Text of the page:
For entering an alphanumeric directory number using the second known QWERTY-type keyboard 500 of
The mode of display string entry may be selected by the user. For instance, the user may initiate the appearance of a menu on the exemplary telephone application home screen 600 and select a menu item to select a particular mode of display string entry. Alternatively, a combination of key presses may allow for a change in mode of display string entry. For instance, an “Alt” key (not shown on either the first known QWERTY-type keyboard 400 of
The above-described embodiments of the present application are intended to be examples only. Alterations, modifications and variations may be effected to the particular embodiments by those skilled in the art without departing from the scope of the application, which is defined by the claims appended hereto.
|Cited Patent||Filing date||Publication date||Applicant||Title|
|US6370518||Oct 5, 1998||Apr 9, 2002||Openwave Systems Inc.||Method and apparatus for displaying a record from a structured database with minimum keystrokes|
|US6950988||Oct 12, 2001||Sep 27, 2005||Handspring, Inc.||Multi-context iterative directory filter|
|US7007239||Oct 14, 2001||Feb 28, 2006||Palm, Inc.||Method and apparatus for accessing a contacts database and telephone services|
|US7262761 *||Apr 21, 2004||Aug 28, 2007||Danger, Inc.||User interface for detecting a data entry mode|
|US20020039915 *||Sep 27, 2001||Apr 4, 2002||Mitsuji Hama||Communication terminal and display method|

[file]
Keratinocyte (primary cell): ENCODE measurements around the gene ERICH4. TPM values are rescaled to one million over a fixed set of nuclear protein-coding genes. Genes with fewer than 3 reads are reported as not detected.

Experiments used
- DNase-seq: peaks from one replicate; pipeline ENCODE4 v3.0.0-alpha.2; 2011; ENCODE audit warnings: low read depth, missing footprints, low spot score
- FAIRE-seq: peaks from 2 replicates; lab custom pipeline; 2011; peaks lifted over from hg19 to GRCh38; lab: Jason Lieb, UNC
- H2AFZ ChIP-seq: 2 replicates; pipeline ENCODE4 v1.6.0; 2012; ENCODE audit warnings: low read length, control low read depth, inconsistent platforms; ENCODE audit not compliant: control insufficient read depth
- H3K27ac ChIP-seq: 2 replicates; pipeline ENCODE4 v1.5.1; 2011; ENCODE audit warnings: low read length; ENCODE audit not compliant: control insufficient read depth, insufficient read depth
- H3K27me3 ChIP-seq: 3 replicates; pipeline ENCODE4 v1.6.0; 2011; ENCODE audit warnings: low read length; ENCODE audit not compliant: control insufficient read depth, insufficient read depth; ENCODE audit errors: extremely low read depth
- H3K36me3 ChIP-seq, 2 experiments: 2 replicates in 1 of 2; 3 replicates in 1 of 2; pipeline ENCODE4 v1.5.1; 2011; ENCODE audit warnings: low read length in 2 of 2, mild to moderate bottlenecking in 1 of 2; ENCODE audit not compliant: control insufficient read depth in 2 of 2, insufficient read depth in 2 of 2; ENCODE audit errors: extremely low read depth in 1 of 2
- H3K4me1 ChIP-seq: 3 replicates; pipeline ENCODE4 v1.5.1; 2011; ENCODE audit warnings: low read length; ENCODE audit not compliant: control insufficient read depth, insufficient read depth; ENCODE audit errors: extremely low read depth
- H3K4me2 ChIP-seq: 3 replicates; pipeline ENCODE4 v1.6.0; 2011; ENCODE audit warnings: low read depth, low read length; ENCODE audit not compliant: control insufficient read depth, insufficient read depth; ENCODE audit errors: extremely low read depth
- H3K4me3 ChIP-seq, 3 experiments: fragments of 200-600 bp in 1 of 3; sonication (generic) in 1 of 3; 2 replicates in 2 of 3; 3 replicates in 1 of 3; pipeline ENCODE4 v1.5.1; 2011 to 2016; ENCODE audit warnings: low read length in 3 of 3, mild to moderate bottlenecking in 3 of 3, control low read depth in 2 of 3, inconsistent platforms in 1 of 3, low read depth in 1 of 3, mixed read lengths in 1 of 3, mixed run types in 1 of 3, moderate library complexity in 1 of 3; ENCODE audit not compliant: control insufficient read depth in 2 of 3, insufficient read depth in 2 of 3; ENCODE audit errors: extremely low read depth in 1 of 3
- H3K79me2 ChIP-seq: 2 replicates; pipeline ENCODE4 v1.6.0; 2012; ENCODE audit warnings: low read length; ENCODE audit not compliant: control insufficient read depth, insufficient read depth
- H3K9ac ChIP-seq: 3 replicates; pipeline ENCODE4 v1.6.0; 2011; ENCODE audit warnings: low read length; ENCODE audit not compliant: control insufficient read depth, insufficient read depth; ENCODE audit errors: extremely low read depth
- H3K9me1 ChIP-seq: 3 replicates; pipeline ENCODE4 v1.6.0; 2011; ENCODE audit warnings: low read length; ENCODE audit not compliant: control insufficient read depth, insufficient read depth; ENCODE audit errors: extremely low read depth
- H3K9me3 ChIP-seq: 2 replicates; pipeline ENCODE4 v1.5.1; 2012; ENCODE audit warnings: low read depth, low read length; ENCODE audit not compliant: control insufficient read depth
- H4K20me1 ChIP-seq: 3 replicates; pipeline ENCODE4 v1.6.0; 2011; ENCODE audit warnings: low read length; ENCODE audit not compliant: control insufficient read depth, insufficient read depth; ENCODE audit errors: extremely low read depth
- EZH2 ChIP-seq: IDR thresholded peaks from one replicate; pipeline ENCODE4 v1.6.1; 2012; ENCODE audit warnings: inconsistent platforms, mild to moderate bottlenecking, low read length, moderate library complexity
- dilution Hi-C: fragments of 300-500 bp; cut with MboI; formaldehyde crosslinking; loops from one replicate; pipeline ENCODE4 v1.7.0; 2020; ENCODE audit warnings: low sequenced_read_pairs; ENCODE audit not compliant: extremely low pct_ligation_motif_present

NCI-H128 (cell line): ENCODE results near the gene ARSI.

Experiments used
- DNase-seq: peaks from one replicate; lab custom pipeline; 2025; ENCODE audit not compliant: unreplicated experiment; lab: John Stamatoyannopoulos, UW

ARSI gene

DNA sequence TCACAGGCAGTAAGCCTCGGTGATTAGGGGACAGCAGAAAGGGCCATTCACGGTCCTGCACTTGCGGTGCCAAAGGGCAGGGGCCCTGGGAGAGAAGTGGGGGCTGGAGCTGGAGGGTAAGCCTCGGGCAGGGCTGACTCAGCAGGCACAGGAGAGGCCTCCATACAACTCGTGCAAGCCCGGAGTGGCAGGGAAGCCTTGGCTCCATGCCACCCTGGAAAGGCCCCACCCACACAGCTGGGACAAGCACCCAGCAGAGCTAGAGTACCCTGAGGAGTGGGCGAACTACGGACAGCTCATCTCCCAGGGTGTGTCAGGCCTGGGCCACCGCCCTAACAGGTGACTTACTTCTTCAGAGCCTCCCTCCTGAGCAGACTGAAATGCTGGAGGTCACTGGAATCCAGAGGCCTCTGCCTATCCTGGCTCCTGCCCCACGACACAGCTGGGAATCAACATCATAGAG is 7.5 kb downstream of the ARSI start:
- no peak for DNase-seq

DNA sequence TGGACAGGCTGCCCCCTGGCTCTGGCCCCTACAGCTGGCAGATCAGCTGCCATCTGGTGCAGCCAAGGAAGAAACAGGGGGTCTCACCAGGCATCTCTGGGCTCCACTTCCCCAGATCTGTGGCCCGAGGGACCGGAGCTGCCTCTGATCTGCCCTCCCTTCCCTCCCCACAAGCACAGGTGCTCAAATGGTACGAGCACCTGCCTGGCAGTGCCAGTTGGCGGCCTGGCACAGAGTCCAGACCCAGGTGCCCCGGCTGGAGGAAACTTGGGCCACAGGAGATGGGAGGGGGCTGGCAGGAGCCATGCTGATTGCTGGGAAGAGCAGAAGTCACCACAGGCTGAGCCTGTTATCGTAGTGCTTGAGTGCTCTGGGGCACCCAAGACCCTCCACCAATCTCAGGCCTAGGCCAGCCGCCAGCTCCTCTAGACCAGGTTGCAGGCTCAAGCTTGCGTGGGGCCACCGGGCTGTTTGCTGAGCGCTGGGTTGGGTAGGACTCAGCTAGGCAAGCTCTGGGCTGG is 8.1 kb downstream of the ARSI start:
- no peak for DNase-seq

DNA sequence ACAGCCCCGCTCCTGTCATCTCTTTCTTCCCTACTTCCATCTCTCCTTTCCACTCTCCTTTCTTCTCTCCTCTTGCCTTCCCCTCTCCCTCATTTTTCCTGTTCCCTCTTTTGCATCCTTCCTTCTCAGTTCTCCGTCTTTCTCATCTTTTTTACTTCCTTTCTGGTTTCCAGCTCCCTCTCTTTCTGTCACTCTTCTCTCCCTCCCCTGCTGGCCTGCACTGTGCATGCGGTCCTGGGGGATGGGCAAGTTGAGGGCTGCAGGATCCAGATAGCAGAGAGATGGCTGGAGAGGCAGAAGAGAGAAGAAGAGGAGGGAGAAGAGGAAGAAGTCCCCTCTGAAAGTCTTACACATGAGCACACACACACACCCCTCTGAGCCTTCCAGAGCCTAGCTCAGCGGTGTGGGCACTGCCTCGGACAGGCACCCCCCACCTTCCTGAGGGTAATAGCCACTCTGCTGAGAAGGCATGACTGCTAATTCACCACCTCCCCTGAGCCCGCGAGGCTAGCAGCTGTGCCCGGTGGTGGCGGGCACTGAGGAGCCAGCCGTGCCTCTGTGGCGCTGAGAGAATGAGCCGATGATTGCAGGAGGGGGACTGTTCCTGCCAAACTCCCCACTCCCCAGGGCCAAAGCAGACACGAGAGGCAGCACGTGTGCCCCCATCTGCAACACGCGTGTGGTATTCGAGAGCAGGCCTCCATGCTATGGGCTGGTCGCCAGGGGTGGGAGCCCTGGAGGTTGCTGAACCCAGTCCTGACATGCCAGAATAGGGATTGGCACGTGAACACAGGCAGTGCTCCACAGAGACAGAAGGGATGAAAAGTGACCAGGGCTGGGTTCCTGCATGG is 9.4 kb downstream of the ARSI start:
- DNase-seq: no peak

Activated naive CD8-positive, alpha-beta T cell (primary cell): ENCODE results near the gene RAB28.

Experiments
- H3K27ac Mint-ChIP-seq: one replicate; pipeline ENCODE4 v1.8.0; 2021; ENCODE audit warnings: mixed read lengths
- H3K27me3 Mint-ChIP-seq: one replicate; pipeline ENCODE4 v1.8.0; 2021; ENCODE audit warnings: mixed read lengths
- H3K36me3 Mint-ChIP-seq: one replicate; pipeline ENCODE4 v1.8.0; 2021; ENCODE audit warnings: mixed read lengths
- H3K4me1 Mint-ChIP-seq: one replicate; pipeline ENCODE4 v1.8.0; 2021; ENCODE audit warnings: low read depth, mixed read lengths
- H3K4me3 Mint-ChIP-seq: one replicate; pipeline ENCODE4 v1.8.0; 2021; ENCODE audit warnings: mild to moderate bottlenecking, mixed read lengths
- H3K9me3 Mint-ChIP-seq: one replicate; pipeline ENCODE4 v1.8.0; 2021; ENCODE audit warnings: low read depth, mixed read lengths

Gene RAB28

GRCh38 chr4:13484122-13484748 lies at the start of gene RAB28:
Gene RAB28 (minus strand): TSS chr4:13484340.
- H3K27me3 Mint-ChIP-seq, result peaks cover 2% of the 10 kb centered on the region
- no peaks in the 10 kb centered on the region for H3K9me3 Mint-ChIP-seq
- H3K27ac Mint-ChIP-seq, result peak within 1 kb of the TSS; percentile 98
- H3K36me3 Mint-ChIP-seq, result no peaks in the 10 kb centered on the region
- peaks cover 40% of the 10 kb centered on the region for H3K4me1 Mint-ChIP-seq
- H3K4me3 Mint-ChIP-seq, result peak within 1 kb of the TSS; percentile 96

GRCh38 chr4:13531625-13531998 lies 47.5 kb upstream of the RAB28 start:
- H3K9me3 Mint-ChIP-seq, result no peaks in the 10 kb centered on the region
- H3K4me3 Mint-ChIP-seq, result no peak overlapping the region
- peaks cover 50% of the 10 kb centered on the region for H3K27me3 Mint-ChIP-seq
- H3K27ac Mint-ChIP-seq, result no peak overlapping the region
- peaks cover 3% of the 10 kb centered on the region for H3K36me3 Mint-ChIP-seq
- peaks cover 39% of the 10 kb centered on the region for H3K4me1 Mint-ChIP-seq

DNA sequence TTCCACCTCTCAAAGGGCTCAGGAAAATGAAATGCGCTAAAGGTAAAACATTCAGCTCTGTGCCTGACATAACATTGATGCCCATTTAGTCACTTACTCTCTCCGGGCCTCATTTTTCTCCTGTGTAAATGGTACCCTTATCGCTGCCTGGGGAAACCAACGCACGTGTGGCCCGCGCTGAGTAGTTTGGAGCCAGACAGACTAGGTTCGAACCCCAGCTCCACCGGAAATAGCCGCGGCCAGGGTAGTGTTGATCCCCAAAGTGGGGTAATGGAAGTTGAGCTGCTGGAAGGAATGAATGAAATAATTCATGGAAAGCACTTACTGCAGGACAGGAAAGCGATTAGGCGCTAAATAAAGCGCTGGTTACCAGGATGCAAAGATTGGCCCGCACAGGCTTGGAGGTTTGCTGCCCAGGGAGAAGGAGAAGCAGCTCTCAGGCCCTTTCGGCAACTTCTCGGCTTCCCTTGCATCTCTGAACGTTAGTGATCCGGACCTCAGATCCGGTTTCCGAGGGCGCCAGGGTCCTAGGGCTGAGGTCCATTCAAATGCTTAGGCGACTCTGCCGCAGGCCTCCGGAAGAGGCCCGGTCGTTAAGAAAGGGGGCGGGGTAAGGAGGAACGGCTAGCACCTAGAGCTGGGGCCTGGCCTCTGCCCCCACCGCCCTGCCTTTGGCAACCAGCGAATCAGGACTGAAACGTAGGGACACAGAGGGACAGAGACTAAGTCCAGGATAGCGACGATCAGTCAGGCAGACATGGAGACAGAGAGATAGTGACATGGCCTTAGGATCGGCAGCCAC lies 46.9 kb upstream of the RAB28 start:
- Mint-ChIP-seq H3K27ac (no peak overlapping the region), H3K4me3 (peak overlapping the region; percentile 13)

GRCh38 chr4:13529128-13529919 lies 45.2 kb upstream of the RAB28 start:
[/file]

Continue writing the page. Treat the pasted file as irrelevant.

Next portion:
|US20020052196 *||Aug 30, 2001||May 2, 2002||Padawer Andrew D.||Merging various request methods into a single unified user interface|
|US20060002536 *||Jul 2, 2004||Jan 5, 2006||Ambrose Toby R||System and method for real-time call log status|
|US20060059185||Sep 9, 2005||Mar 16, 2006||Research In Motion Limited||Enabling category-based filtering|
|US20060154658 *||Mar 13, 2006||Jul 13, 2006||Holder Maleika C||Methods and systems for enabling address book selection and communication with a wireless device|
|US20070130200 *||Nov 2, 2004||Jun 7, 2007||Per Ogren||Interactive phone book|
|EP1193956A2||Oct 1, 2001||Apr 3, 2002||Microsoft Corporation||Merging various request methods into a single unified user interface|
|JP2000270079A||Title not available|
|JP2004208217A||Title not available|
|JP2005268984A||Title not available|
|KR20030070104A||Title not available|
|KR20040010881A||Title not available|
|1||Examination Report issued Aug. 28, 2008 in connection with corresponding European patent application No. 07719697.0.|
|2||Extended European Search Report issued Aug. 8, 2008 in connection with corresponding European patent application No. 07719697.0.|
|3||Japanese Patent Office, Notice of Reasons for Rejection, regarding application No. JP 2008-533839, dated Aug. 10, 2010.|
|4||Korean Patent Office, Notice Requested Submission of Opinion dated Oct. 15, 2009.|
|Citing Patent||Filing date||Publication date||Applicant||Title|
|US8532710||Aug 24, 2012||Sep 10, 2013||Blackberry Limited||Integrated dialing|
|US20110077054 *||May 27, 2009||Mar 31, 2011||Kyocera Corporation||Portable telephone|
|U.S. Classification||455/564, 455/414.1|
|Cooperative Classification||H04M1/72547, H04L29/12122, H04L61/157, H04L61/1547, H04M1/274558, H04L29/1216|
|European Classification||H04M1/2745M, H04L29/12A2D, H04L29/12A2H, H04L61/15D, H04L61/15H|
|May 3, 2007||AS||Assignment|
Owner name: RESEARCH IN MOTION LIMITED, CANADA
Free format text: ASSIGNMENT OF ASSIGNORS INTEREST;ASSIGNORS:SCOTT, SHERRYL LEE LORRAINE;KUHL, LAWRENCE EDWARD;MARUI,KEIZO;AND OTHERS;REEL/FRAME:019244/0703;SIGNING DATES FROM 20070420 TO 20070430
Owner name: RESEARCH IN MOTION LIMITED, CANADA
Free format text: ASSIGNMENT OF ASSIGNORS INTEREST;ASSIGNORS:SCOTT, SHERRYL LEE LORRAINE;KUHL, LAWRENCE EDWARD;MARUI,KEIZO;AND OTHERS;SIGNING DATES FROM 20070420 TO 20070430;REEL/FRAME:019244/0703
|Jul 10, 2015||FPAY||Fee payment|
Year of fee payment: 4